• Thanks, Kimanzi. Asking why we are doing what we are doing is a much better method that spinning our wheels doing what we think we should be doing. Thanks for the reminder and perspective!

    • You’re welcome Nick and thank you. Practical it also saves us time on our journey!

  • Zech Newman

    Thank you Kimanzi! I have recently started blogging and was already getting distracted on my why. Thank you for the reminder before I strayed off course from restoring significance to the journey.

  • Daniel Decker

    When we know our WHY (purpose, reason, etc), it helps us determine our WHAT (plan, actions to take, strategy for WHAT to accomplish our WHY). Great post Kimanzi!

  • Marco Saraiva

    I’m starting a blog right now and this article helped me change my view about some things I was writing (for example, I didn’t know who I was writing to).

    What I also understand is that once you get to build something for the right reasons and with a touch of you, instead of copying someone else, success just comes naturally.

    • Great takeaway Marco, if you could understand right from the start the concept of your target audience, you’ll be way ahead of the game!

  • This was a great post. Thank you for the reminder to find the “why” at every step of the process.

  • beth coulton

    Extremely helpful. I am definitely over-talking to my audience of I-don’t-know-who. I’m about to start my blog back up and am thankful I have not yet, now that I’ve read this post. I always knew I needed more direction and more of an “audience” to speak to, but have trouble honing in on that and narrowing it down. I will make it a matter of prayer.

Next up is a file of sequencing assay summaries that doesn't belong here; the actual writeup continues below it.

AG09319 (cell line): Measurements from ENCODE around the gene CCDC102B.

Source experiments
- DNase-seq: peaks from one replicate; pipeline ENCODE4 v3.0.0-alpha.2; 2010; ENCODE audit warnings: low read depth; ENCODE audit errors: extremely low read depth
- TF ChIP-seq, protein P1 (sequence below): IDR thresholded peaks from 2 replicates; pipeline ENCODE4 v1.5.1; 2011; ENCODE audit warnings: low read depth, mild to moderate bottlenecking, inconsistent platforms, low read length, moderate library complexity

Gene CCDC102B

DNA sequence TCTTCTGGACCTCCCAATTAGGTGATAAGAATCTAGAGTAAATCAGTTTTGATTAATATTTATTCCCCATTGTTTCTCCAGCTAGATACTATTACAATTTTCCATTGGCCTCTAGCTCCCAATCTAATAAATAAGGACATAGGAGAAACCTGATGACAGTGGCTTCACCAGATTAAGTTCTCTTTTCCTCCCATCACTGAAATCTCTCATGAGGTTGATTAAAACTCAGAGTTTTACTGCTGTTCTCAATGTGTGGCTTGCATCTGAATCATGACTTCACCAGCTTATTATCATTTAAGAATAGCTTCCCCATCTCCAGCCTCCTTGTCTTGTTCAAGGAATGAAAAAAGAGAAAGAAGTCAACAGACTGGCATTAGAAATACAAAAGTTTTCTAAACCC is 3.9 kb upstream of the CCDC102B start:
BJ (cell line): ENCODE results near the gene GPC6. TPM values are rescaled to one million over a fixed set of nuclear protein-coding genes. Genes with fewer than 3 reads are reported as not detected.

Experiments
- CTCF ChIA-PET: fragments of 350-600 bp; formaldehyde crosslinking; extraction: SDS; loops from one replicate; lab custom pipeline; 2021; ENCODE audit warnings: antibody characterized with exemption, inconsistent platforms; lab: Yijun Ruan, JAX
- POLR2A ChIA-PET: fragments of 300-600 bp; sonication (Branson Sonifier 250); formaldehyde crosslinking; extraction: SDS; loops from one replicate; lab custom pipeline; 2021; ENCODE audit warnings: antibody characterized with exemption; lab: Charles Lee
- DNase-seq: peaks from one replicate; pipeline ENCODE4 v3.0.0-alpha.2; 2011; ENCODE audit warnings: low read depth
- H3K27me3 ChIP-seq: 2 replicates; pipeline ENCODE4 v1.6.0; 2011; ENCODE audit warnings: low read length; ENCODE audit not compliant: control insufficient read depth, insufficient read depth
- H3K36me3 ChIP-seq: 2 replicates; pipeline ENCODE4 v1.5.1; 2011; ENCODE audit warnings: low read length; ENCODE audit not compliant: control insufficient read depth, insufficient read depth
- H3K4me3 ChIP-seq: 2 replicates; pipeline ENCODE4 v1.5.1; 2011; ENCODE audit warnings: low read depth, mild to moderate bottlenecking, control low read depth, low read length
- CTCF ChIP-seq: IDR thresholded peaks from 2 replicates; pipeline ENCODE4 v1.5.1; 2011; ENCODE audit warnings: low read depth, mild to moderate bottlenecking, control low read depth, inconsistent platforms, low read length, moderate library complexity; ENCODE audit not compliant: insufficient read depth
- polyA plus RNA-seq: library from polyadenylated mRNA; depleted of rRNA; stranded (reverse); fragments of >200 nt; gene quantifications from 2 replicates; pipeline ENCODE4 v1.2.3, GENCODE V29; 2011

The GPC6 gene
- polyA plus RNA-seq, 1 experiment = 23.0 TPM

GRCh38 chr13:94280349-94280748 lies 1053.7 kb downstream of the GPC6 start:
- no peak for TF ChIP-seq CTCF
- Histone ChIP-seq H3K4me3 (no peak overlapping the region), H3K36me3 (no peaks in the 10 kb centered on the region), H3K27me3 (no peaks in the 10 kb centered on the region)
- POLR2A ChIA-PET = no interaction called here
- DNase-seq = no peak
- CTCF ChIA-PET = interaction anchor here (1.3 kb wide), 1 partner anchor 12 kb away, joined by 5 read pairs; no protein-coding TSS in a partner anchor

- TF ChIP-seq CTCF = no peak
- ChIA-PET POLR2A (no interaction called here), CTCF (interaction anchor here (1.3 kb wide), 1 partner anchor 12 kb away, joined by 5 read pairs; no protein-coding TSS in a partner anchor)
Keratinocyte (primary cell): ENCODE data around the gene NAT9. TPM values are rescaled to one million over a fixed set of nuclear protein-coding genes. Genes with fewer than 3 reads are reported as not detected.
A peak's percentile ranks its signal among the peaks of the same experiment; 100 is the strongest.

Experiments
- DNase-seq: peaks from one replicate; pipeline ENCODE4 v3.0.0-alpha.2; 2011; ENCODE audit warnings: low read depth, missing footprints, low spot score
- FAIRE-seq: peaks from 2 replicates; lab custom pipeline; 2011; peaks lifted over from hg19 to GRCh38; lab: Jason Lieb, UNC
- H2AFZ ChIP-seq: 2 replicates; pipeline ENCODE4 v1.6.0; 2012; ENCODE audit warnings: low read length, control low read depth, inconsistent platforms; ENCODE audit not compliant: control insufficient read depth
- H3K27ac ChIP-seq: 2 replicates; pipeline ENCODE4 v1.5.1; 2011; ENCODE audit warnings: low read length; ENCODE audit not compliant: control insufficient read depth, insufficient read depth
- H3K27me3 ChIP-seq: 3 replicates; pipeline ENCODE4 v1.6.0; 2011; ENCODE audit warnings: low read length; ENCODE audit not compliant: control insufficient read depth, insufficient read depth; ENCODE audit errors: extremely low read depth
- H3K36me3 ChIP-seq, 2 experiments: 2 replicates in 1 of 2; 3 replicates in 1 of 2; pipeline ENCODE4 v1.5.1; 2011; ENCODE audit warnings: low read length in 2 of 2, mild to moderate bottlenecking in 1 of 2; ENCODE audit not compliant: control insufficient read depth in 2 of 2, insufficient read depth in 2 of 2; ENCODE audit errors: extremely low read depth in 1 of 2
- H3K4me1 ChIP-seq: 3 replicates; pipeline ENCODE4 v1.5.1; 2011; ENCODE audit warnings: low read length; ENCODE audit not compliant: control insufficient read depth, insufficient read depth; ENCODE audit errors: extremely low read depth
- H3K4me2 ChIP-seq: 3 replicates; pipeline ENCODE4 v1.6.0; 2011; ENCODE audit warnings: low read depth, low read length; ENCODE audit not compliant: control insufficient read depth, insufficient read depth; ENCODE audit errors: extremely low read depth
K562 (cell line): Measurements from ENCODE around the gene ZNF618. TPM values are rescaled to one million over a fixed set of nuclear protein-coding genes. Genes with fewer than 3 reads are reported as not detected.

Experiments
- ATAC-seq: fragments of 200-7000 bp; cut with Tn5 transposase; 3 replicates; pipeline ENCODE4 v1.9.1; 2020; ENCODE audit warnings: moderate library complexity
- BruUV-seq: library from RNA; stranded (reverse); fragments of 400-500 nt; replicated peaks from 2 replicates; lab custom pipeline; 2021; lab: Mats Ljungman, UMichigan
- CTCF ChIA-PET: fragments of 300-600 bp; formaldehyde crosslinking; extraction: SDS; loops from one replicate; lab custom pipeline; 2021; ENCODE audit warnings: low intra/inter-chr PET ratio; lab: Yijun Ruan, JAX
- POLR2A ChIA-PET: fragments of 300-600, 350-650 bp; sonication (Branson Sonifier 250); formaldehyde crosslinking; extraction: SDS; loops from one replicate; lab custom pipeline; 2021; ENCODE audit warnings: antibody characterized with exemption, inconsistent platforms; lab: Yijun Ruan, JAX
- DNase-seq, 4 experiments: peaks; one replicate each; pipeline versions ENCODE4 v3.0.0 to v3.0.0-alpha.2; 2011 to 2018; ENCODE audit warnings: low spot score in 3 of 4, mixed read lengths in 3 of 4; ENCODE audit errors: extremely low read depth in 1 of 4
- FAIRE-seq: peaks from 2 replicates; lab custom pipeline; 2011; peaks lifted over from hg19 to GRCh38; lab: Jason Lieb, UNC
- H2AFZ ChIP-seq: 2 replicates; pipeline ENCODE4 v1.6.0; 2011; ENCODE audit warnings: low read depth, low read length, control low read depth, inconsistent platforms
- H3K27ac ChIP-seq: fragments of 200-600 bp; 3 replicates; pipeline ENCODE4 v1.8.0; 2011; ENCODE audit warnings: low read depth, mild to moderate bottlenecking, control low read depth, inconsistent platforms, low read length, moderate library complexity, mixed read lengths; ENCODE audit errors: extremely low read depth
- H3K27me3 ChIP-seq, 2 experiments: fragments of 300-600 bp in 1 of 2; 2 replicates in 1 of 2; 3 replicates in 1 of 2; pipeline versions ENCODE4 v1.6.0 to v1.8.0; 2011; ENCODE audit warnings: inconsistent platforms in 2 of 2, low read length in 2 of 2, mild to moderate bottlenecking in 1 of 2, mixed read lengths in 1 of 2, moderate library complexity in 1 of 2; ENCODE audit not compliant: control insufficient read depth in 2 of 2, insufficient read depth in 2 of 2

And, I have to ask myself “why” a lot more- like, why am I even blogging in the first place? And then go from there….

    • That’s an excellent start Beth, you’re going to crush it this time!

  • This was a fantastic post, Kimanzi. I’ve been working for 6 months trying to build something based on a “game plan” I read. This article inspired me to think of a plan that is all my own. Love it.

  • Sally Ferguson

    Answering the “why?” and bringing clarity to the plan help to create a sought out voice. It makes sense that others will follow someone who can lead because they know where they’re going.

  • Susie Klein

    Very helpful reminder! Thank you!

  • Skye

    This is by far one of the most helpful post/article I’ve read about how to publish and make some money. Thank you, thank you, thank you. Continued success to you.

    • Thank you Skye, that’s an honor! Let me know if you need help with anything!

  • Very helpful and timely for me. One frustrating thing for me with blogging/writing is all the people I thought would be interested in what I had to say…are not, and then there are those that I thought would never be interested…are avid readers.

    • Sounds like you’re honing in. You should, survey the avid readers and ask them why they’re avid. Once you got that info, you’ll know who to target. Then it’s about finding where they are online.

  • Moon Shine

    I would say that as an audience I was pretty confused by this article.

  • Angela Bosi

    This was very helpful, Kimanzi. I am just starting to get serious about writing and starting a blog. I think asking why will keep me focused and hopefully successful. Thanks so much!!